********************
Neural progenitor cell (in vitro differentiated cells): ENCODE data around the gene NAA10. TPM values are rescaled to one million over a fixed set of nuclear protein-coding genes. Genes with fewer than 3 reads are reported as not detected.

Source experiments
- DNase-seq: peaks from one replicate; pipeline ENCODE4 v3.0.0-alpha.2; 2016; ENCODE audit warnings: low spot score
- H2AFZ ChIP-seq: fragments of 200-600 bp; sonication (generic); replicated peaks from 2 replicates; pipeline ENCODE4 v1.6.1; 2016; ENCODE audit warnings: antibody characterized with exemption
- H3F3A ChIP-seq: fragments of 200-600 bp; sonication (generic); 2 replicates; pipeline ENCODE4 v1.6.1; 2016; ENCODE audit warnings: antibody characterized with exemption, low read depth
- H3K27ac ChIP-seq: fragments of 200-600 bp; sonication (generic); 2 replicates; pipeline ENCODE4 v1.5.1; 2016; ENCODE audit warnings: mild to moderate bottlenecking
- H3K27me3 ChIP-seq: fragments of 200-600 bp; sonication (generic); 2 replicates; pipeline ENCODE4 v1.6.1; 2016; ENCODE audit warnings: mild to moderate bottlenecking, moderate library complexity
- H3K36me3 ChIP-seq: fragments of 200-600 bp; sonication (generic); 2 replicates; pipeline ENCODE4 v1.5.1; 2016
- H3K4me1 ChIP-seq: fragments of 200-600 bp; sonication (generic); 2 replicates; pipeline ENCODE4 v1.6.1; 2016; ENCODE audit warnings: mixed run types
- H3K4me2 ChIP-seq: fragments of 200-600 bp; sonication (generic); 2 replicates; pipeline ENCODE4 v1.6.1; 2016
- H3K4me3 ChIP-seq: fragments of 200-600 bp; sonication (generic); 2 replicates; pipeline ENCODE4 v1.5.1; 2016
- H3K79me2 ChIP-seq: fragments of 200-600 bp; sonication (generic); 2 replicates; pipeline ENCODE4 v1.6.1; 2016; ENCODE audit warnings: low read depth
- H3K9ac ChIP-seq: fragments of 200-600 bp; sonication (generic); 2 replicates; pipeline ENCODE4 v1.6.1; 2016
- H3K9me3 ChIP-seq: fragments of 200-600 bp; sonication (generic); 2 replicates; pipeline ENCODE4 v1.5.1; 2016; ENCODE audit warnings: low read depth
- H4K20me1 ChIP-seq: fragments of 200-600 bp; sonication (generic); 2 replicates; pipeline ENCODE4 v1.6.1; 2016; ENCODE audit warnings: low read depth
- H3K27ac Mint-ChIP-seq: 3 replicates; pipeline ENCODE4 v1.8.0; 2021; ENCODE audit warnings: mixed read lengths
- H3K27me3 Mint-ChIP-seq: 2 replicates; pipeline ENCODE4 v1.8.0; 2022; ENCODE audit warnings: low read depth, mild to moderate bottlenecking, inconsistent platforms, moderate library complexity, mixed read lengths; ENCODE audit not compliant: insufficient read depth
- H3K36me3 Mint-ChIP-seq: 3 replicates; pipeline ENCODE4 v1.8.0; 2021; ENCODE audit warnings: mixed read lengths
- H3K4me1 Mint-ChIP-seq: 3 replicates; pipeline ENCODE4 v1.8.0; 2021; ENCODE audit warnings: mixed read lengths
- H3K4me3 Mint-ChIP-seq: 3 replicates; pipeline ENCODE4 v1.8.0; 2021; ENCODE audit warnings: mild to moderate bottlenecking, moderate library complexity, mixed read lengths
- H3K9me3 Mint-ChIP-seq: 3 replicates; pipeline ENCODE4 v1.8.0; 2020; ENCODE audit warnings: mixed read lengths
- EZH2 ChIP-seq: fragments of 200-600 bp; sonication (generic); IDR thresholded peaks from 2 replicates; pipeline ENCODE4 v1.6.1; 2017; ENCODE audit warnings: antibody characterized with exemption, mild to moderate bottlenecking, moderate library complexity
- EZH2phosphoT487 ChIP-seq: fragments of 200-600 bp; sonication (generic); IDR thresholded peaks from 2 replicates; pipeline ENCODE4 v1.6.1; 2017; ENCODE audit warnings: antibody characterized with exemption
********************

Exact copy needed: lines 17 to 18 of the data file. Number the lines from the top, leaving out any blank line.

- H3K27me3 Mint-ChIP-seq: 2 replicates; pipeline ENCODE4 v1.8.0; 2022; ENCODE audit warnings: low read depth, mild to moderate bottlenecking, inconsistent platforms, moderate library complexity, mixed read lengths; ENCODE audit not compliant: insufficient read depth
- H3K36me3 Mint-ChIP-seq: 3 replicates; pipeline ENCODE4 v1.8.0; 2021; ENCODE audit warnings: mixed read lengths